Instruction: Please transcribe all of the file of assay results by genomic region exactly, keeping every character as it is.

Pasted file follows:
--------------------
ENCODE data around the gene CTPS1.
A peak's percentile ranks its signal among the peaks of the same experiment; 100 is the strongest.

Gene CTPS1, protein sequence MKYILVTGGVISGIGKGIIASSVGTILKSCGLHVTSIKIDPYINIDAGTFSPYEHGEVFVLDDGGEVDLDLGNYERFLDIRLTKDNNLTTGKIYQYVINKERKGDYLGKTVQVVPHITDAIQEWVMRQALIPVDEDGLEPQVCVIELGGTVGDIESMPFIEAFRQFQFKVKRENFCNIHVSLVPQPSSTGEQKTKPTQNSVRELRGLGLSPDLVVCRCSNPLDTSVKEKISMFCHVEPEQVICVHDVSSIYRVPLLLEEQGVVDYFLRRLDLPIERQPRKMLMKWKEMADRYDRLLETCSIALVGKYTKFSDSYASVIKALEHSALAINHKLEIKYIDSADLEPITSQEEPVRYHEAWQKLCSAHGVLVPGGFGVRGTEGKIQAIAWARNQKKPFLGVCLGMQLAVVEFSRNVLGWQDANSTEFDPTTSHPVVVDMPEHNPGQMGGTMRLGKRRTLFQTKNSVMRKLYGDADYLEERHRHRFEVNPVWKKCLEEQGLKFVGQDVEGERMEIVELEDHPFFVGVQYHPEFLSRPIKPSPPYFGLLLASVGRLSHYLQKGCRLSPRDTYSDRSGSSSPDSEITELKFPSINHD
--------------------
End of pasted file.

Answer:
ENCODE data around the gene CTPS1.
A peak's percentile ranks its signal among the peaks of the same experiment; 100 is the strongest.

Gene CTPS1, protein sequence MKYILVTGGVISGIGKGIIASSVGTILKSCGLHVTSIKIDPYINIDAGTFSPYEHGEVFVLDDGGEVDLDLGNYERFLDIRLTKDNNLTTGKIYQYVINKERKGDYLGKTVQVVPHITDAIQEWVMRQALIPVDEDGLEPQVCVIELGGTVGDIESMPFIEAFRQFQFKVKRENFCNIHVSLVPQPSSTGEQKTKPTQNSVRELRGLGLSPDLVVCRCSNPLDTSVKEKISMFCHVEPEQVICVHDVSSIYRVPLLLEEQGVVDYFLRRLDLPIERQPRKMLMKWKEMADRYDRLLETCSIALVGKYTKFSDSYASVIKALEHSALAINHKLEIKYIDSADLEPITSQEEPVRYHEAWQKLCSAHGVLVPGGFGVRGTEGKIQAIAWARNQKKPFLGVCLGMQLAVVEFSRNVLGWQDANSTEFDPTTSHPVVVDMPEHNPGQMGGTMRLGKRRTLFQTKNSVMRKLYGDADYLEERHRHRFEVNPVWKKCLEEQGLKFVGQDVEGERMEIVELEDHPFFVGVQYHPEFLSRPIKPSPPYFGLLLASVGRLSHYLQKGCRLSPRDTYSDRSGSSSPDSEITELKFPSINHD